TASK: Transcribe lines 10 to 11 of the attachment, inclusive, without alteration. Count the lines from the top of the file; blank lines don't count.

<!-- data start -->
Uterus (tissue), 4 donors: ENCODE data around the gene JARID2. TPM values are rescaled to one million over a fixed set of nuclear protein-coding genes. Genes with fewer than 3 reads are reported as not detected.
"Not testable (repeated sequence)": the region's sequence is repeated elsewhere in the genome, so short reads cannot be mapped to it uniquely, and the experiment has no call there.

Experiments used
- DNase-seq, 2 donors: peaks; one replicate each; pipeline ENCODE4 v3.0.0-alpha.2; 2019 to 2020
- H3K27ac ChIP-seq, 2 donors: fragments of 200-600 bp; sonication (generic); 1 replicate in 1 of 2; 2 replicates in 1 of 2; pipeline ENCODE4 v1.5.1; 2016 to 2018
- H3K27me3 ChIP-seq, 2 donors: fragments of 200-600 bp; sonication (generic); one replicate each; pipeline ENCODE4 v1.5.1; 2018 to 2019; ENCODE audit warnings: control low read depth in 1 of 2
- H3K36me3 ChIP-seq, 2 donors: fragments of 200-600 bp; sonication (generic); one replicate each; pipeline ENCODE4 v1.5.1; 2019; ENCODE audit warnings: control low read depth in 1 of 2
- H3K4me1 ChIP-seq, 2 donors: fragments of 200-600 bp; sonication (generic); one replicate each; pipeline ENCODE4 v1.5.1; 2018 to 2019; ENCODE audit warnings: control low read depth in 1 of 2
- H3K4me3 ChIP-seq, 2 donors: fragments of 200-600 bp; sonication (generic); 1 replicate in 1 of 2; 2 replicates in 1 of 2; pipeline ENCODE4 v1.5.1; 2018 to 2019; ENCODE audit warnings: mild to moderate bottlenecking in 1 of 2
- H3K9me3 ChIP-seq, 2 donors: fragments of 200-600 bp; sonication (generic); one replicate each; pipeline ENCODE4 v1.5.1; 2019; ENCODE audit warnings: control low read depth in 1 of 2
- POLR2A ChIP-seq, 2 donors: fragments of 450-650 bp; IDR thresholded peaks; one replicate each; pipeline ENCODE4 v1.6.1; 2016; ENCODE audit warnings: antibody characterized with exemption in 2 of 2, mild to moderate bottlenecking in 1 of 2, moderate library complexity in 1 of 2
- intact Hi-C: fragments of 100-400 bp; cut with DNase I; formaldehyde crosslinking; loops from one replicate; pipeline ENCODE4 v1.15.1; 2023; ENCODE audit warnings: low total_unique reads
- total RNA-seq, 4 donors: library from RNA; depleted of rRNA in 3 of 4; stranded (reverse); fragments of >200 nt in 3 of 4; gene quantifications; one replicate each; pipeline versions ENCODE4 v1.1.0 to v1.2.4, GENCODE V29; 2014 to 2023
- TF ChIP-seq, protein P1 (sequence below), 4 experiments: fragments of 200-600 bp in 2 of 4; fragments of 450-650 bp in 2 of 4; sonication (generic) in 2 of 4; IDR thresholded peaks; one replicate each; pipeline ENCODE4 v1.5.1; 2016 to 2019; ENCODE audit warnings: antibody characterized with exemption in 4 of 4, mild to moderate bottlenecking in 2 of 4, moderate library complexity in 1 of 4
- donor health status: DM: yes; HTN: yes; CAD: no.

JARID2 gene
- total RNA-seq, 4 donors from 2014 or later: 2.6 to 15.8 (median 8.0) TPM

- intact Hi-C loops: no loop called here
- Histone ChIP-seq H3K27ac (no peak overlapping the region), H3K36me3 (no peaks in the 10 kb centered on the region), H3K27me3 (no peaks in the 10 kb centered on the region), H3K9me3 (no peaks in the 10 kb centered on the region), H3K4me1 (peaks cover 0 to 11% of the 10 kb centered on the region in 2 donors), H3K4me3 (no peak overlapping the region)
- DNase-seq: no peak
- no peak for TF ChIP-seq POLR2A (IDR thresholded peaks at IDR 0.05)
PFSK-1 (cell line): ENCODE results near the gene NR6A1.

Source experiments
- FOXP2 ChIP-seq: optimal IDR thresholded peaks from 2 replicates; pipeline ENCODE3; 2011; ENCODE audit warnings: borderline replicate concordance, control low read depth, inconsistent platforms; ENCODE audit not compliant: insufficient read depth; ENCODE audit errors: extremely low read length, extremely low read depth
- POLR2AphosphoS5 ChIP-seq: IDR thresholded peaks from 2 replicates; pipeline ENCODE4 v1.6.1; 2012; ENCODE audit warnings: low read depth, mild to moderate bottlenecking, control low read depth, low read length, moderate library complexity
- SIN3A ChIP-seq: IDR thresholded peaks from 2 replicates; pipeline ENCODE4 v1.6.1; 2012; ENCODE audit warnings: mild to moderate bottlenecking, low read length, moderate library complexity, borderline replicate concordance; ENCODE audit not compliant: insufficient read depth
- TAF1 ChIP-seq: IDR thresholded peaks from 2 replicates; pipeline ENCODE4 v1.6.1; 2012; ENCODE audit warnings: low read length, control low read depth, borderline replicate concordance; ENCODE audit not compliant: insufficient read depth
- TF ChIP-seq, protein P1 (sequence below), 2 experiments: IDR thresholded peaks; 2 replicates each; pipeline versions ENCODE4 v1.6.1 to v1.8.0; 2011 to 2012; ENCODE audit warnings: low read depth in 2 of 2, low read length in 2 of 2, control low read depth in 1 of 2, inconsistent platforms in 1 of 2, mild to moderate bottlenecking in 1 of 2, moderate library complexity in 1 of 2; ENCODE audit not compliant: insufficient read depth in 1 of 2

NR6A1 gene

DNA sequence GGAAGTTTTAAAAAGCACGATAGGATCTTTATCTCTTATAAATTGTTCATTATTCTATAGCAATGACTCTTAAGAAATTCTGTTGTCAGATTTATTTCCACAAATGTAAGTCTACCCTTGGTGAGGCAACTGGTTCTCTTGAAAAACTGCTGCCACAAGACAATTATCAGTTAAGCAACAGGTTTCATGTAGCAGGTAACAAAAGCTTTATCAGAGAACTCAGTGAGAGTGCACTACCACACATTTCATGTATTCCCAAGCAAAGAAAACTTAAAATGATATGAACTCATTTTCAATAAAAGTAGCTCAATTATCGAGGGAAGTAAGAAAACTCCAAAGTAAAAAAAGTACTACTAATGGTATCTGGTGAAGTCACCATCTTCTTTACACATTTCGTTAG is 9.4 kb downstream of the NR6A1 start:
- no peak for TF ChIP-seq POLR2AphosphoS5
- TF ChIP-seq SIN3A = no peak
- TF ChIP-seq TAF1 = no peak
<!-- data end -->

- H3K9me3 ChIP-seq, 2 donors: fragments of 200-600 bp; sonication (generic); one replicate each; pipeline ENCODE4 v1.5.1; 2019; ENCODE audit warnings: control low read depth in 1 of 2
- POLR2A ChIP-seq, 2 donors: fragments of 450-650 bp; IDR thresholded peaks; one replicate each; pipeline ENCODE4 v1.6.1; 2016; ENCODE audit warnings: antibody characterized with exemption in 2 of 2, mild to moderate bottlenecking in 1 of 2, moderate library complexity in 1 of 2